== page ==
Annual Meeting of the American Burn Association. Albuquerque (USA), 1995/04/19.
Iron burns to the hand may result in both functional and cosmetic deformities in the young pediatric patient.
To gain a better understanding of these injuries in terms of demographics, treatment, and outcome, and to address possible measures for prevention, the medical records of 82 pediatric patients suffering iron burns to the hand during the period 1987 to 1993 were reviewed.
Iron burns to the hand occurred most commonly in male children less than 2 years of age.
Most were minor partial-thickness burns that were treated in the outpatient setting with no adverse sequelae.
Fifteen percent of patients, however, sustained full-thickness burns that required grafting.
Ten percent of patients developed complications including hypertrophic scarring and scar contractures requiring surgical release.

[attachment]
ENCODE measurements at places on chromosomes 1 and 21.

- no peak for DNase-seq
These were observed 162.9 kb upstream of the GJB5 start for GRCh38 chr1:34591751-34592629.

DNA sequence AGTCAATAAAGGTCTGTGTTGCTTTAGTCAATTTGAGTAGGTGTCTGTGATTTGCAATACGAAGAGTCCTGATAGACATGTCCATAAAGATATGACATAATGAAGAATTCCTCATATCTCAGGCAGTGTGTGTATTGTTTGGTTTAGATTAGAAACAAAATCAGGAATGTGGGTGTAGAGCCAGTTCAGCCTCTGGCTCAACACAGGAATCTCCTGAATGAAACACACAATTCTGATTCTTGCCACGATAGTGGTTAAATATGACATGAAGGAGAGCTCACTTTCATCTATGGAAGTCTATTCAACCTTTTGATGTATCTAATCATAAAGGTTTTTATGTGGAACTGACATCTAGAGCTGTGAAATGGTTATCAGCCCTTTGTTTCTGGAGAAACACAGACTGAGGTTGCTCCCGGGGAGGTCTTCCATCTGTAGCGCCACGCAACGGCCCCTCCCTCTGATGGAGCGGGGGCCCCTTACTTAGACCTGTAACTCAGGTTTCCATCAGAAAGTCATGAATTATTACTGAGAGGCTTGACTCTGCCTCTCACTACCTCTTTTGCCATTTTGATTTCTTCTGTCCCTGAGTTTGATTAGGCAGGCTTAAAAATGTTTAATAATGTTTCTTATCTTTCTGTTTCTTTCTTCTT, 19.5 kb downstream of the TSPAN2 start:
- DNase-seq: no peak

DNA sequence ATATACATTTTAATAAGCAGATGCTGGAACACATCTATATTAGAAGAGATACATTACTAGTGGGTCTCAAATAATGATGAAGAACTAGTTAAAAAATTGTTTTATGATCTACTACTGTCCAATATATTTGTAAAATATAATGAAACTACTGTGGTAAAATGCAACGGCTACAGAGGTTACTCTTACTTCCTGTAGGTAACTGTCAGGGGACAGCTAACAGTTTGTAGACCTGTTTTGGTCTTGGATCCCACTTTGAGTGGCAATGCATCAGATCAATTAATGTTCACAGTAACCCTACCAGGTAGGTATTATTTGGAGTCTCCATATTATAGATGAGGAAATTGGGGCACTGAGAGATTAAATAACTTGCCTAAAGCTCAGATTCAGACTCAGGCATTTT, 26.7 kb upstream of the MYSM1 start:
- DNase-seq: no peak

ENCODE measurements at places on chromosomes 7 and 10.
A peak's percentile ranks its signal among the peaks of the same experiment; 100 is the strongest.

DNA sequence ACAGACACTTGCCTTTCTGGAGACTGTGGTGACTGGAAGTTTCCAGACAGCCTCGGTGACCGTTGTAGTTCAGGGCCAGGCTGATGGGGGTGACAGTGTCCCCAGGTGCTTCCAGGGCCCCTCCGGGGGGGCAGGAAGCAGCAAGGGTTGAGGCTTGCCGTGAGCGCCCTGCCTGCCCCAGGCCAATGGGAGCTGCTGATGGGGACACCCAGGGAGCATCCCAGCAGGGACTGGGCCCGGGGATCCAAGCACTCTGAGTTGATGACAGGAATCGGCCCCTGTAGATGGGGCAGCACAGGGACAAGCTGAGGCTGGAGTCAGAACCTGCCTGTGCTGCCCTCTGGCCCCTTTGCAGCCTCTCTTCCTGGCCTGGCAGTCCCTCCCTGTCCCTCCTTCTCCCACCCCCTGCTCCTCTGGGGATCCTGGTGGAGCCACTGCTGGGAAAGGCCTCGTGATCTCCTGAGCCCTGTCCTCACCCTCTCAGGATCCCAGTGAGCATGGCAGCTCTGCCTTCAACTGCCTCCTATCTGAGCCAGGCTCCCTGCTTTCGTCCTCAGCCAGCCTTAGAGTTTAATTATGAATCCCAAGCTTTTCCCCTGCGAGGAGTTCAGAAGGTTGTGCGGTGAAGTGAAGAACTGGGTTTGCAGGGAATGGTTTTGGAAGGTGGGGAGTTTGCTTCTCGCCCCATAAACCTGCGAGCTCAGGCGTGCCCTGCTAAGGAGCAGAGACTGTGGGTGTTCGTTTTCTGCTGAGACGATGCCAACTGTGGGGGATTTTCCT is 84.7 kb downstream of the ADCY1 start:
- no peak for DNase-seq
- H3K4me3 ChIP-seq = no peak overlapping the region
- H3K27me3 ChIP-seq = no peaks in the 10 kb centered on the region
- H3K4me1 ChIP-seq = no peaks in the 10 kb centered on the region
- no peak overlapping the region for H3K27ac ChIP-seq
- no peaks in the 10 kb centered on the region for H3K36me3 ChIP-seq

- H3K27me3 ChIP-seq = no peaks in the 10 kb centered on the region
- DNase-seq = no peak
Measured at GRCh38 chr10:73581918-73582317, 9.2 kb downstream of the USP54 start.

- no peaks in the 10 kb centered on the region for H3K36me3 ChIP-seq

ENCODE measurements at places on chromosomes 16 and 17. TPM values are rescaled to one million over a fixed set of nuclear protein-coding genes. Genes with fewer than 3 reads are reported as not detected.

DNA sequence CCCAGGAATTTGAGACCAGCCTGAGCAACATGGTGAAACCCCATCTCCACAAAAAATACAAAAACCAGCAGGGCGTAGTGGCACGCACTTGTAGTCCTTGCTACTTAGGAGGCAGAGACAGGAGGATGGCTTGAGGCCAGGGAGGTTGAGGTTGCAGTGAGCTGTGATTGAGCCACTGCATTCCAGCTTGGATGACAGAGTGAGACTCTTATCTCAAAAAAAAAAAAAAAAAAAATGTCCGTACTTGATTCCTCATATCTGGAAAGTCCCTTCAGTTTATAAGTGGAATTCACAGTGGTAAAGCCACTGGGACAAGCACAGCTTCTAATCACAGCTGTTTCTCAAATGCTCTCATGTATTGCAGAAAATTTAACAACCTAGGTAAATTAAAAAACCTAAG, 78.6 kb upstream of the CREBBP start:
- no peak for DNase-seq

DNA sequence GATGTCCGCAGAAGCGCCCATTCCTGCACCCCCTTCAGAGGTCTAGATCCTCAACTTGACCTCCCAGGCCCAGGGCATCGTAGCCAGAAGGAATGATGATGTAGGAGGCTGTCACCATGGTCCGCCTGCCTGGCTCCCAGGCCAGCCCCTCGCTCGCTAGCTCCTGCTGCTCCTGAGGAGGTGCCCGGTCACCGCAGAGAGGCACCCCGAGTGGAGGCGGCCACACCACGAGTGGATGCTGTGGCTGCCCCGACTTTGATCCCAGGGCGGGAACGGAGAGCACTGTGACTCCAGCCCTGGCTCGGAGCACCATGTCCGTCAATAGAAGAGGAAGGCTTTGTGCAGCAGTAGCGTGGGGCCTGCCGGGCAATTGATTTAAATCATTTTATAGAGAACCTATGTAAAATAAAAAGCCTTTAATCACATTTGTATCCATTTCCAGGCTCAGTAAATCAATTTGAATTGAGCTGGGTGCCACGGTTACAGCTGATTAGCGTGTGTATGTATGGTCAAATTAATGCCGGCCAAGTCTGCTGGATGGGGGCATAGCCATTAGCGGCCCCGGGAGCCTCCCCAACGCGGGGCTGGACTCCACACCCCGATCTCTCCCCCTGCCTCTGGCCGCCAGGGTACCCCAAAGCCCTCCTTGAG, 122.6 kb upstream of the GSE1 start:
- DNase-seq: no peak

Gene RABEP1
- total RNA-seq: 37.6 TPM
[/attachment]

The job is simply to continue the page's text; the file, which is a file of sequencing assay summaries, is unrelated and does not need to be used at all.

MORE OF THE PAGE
Socioeconomic factors and parental inexperience appeared to play a significant role, as most of these injuries occurred in low-income, single-parent, single-child households.
Most injuries were unintentional, however, many were caused by carelessness or neglect.
Abuse was suspected or proven in 7% of cases.
Parents may be unaware of the consequences of leaving a child unattended in the presence of a hot iron.
The incidence of these injuries could be reduced effectively by improved public awareness of the problem and education in prevention.
Mots-clés Pascal : Brûlure, Fer, Contact, Main pathologie, Statut socioéconomique, Conduite à tenir, Pronostic, Prévention, Enfant, Homme, Traumatisme, Membre supérieur
Mots-clés Pascal anglais : Burn, Iron, Contact, Disease of the hand, Socioeconomic status, Clinical management, Prognosis, Prevention, Child, Human, Trauma, Upper limb
Notice produite par :
Inist-CNRS - Institut de l'Information Scientifique et Technique
Cote : 97-0350155
Code Inist : 002B16J. Création : 12/09/1997.